TCJA delivers new opportunities and opportunity zones

Published 12:00 am Thursday, November 8, 2018

By Representative Virginia Foxx

Since the passage of the Tax Cuts and Jobs Act (TCJA) last year, I have been meeting with workers and business leaders across North Carolina’s Fifth District to hear firsthand how this legislation is impacting my constituents. The vast majority of Americans is seeing more money in paychecks, and small businesses have been reaping the benefits of a fairer tax code.  Furthermore, the economy is roaring with GDP at a 4-year high, unemployment at an 18-year low and a record 7.1 million job openings across the country.

However, some communities were facing more challenges economically than others. That is why Republicans included the Investing in Opportunity Act in the TCJA to promote increased investments in underserved communities. We recognized that with lower tax rates and a reinvestment, these communities could thrive.

This provision of the TCJA allows qualified census tracts to be designated as “Opportunity Zones.” These census tracts, which are nominated by state governors, are comprised of low-income households and in need of reinvigoration. In May, the Treasury Department approved 22 Opportunity Zones in the Fifth District and, last month, the Treasury Department and the IRS issued proposed regulations and guidance that will increase investment into these struggling communities.

The TCJA takes advantage of currently unrealized capital gains (the increase in value of an asset or investment) by allowing investors to set up Qualified Opportunity Funds to specifically invest in Opportunity Zones. Capital gains invested into these funds will receive preferential tax treatment and will thus yield higher returns for the investor. It’s estimated that $2 trillion in unrealized capital gains will be unleashed into these communities that will then reap the benefits of increased private investment.

To put this in perspective, imagine an investor with an asset that has increased in value by $50,000. If the investor chooses to sell the asset, that $50,000 is subject to a capital gains tax. Because of this tax, many investors just leave their investment alone to avoid paying the tax. But under the TCJA, this investor can defer the capital gains tax by investing that $50,000 into a Qualified Opportunity Fund.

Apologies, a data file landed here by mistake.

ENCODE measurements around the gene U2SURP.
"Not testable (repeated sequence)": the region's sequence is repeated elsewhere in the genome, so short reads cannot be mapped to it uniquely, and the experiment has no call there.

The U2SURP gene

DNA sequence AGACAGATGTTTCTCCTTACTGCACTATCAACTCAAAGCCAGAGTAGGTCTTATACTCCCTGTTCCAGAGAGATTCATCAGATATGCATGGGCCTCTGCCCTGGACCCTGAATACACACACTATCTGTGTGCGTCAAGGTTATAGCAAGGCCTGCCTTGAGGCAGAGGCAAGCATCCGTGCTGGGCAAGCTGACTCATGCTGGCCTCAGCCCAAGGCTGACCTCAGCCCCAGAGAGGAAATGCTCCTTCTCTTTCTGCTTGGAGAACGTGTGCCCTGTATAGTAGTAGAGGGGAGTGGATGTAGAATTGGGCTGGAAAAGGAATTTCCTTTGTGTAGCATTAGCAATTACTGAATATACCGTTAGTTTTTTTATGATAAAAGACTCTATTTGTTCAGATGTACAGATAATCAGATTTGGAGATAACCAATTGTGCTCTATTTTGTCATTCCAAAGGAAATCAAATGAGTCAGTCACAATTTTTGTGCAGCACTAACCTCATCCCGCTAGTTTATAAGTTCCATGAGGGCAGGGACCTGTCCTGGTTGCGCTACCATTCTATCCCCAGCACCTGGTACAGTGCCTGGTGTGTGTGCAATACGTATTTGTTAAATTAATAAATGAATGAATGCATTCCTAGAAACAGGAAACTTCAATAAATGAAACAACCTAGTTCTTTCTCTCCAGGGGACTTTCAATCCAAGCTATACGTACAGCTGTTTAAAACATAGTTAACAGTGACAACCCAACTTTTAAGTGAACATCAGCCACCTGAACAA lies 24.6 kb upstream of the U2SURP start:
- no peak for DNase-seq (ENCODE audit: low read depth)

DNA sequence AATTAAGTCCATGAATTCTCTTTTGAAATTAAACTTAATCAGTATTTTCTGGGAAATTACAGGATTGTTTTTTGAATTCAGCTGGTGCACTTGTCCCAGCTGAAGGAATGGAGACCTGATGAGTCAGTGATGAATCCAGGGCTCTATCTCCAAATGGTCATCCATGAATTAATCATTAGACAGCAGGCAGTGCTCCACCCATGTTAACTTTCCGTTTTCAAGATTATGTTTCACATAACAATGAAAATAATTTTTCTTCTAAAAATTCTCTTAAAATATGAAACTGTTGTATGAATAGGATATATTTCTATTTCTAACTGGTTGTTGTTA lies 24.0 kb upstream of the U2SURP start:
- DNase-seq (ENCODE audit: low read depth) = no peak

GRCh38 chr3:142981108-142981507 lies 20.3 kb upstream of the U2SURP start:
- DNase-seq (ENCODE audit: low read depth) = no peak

Even with this financial incentive for investors, the communities that receive these investments are the real beneficiaries of this legislation. Opportunity Funds are required to invest at least 90 percent of their assets into a designated Opportunity Zone. This means that in order to take advantage of these tax benefits, funds will have to be directed into struggling and low-income communities. As a result, communities designated as Opportunity Zones will become more desirable places for investors to direct their money. This leads to more jobs, better wages and increased access to capital to start a small business or expand an existing one.

In short, instead of wasting millions of your hard-earned tax dollars on yet another ineffective and inefficient government program, Congress freed up the power of long-term private investment to give struggling communities that little extra push they need to succeed. I look forward to continuing my efforts to increase all types of opportunities for the people of the Fifth District and you can rest assured that I will continue to look for opportunities like this to promote economic growth and prosperity in your community.

U.S. Rep. Virginia Foxx represents North Carolina’s 5th Congressional District and is the chairwoman of the House Committee on Education and the Workforce.